Home/Jack Clift
Jack Clift

About Jack Clift

Jack Clift is a doctoral researcher working on the North India case study of the MULOSIGE project. Jack's current research focuses on historical fiction in Hindi and Urdu. His previous work has centred on iterations of nationalism in literature from Francoist Spain and Nasserist Egypt, and the use of Arabic by a North Indian Muslim reformist group in the nineteenth and twentieth centuries.

Concrete Poetry: Morten Søndergaard’s Wall of Dreams

By |2019-04-12T14:30:59+01:00November 13th, 2017|Categories: Interventions, Poetry|Tags: , , , , , , , , , , , |

In the second of our series on concrete poetry, MULOSIGE's Jack Clift speaks to poet and artist Morten Søndergaard about his latest work, Wall of Dreams

MULOSIGE Syllabus: Comparative Colonial Pedagogies

By |2019-04-12T14:31:13+01:00November 6th, 2017|Categories: Education and Taste, Members|Tags: |

To access this content, please register as a member of the MULOSIGE online community by visiting: http://mulosige.soas.ac.uk/register/. MULOSIGE will not share your data with anyone else, and the project complies with the SOAS Data Protection Policy

English an African Language? Hay’ khona! (Nope)

By |2019-04-12T14:32:45+01:00October 27th, 2017|Categories: Literary Criticism, Translations|Tags: , , , , , , , , , , , , , , |

In a response to recent articles in the Journal of African Cultural Studies, Wanga Gambushe (SOAS) asks whether English can be an African language from a particularly South African perspective

‘What isn’t World Literature?’ David Damrosch and the IWL

By |2019-04-12T14:35:51+01:00August 7th, 2017|Categories: Interventions, Literary Criticism|Tags: , , , , , , |

At the Institute for World Literature 2017, the programme's founder David Damrosch offered pertinent and timely critiques of world literature to which the MULOSIGE project has begun to respond

Hamlet at Helsingør: performance across time, space and language

By |2019-04-12T14:35:59+01:00August 5th, 2017|Categories: Literary Criticism, Reading|Tags: , , , , , , , , , |

Watching 'Hamlet Live' at Kronborg Castle creates a sense of both familiarity and distance that helps us think about how literatures travel and come to be shared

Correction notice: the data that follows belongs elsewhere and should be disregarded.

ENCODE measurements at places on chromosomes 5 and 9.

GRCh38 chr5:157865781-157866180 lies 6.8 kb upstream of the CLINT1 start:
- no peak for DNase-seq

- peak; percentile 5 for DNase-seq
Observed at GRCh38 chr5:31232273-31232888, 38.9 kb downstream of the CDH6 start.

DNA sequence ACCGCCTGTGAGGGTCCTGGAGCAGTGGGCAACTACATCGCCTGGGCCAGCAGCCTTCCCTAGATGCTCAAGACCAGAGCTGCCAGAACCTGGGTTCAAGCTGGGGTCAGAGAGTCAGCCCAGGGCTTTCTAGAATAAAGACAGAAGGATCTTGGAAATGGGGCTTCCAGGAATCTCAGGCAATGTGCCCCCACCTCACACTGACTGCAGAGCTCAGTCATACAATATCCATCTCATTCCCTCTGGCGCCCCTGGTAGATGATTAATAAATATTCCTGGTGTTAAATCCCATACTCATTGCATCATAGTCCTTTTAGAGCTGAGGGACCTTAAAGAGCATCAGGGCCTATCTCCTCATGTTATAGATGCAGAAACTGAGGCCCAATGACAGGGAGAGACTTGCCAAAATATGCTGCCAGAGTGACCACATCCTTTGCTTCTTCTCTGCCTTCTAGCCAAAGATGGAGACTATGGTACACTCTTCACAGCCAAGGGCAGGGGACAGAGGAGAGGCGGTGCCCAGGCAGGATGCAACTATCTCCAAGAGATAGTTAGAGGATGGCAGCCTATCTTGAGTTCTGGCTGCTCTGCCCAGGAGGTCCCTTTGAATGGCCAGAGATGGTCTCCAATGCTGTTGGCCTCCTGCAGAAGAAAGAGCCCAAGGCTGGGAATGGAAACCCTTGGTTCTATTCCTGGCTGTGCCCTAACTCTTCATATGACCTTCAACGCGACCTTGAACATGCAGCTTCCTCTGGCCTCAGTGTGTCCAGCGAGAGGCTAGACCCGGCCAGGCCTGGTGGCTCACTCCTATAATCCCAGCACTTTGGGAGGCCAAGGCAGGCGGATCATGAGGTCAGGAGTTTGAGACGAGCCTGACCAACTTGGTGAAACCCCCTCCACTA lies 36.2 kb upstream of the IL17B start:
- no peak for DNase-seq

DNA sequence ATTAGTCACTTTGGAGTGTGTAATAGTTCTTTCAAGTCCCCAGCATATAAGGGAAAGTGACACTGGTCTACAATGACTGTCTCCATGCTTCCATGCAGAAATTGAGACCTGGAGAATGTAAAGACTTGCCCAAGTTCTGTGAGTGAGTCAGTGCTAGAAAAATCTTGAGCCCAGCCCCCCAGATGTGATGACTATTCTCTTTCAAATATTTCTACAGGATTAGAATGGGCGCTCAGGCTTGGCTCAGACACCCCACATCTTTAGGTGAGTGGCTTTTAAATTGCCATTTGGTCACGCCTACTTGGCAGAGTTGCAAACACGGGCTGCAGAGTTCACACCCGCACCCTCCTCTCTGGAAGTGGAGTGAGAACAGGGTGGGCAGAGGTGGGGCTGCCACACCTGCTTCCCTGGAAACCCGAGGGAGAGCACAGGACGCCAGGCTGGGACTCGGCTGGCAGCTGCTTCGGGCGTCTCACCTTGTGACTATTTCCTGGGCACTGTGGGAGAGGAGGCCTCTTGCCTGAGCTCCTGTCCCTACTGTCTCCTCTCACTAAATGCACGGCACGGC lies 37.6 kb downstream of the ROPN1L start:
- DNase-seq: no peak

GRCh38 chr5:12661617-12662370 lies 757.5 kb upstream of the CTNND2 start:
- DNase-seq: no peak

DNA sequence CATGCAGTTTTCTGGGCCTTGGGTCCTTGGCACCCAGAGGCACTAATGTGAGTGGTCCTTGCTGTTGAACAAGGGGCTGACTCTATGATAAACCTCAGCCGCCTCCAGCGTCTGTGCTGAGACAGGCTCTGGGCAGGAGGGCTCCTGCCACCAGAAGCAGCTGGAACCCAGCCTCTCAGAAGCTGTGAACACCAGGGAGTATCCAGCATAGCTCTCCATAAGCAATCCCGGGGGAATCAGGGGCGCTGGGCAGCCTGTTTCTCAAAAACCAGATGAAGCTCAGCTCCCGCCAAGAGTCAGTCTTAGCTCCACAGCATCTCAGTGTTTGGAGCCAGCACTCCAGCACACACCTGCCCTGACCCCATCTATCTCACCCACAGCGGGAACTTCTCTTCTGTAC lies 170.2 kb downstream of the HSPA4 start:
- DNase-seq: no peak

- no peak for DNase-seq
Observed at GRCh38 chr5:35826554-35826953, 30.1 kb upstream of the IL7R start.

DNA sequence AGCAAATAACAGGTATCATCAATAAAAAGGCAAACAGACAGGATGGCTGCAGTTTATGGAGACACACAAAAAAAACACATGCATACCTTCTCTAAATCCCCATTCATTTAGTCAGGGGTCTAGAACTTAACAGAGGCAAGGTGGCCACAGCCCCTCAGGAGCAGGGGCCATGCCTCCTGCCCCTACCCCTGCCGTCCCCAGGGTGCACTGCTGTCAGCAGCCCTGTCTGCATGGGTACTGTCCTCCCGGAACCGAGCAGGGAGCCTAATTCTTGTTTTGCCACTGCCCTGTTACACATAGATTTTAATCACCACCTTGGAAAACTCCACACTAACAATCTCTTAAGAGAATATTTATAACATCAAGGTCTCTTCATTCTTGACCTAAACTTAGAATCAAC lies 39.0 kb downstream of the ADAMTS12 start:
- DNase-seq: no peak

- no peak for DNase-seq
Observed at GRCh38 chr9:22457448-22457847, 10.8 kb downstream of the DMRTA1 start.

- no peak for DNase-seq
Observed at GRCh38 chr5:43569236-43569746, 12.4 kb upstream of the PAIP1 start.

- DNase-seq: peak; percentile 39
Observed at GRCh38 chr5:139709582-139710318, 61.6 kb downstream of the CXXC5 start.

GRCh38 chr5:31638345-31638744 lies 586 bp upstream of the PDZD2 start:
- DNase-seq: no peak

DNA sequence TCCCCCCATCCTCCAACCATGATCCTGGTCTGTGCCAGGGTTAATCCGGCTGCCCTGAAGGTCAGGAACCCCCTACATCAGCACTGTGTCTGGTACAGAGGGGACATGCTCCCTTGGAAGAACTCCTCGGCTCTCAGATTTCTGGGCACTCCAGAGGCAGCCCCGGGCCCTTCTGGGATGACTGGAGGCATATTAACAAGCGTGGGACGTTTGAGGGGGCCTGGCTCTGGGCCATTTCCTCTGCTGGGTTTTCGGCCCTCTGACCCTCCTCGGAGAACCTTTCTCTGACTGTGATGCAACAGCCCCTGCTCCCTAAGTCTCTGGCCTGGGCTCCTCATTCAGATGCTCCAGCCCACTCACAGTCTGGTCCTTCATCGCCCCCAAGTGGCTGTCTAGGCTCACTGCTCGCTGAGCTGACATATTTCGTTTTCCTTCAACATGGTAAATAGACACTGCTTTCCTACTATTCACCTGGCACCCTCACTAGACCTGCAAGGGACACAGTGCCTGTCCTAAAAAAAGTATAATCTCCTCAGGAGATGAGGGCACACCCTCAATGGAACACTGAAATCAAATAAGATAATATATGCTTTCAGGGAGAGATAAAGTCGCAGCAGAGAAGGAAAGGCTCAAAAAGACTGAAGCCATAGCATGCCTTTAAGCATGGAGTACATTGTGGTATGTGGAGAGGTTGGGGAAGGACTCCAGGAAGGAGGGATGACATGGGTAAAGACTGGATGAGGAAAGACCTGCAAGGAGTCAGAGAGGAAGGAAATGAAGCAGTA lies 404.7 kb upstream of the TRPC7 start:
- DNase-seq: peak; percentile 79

Reading group with S. Shankar (University of Hawaiʻi at Mānoa)

By |2019-04-12T14:38:43+01:00June 6th, 2017|Categories: Literary Criticism, Past events, Reading Group, Translations|Tags: , , , , , , , , |

S. Shankar's work challenges reductive understandings of ‘world’ as presented in theories of ‘world literature’ and critiques conceptualisations of ‘literature’ as influenced by Western ideas of the ‘literary’

Reading group with Javed Majeed (King’s College London)

By |2019-04-12T14:39:53+01:00February 22nd, 2017|Categories: Education and Taste, North India, Past events, Reading Group, Translations|Tags: , , , , , , , , , , , , , , |

Javed Majeed joined us for an informative and enjoyable reading group where we discussed his work on the Linguistic Survey of India and its superintendent, George Grierson.

Qurratulain Hyder’s The Nautch Girl: A doubly multilingual text

By |2019-04-12T14:40:25+01:00January 29th, 2017|Categories: North India, Poetry, Reading, Translations|Tags: , , , , , , , , , , , , |

What happens when a text from 17th century India passes through a double translation over the next two centuries? Qurratulain Hyder's translation of Hasan Shah's The Nautch Girl reveals some of the changes that occur when texts move across time and space.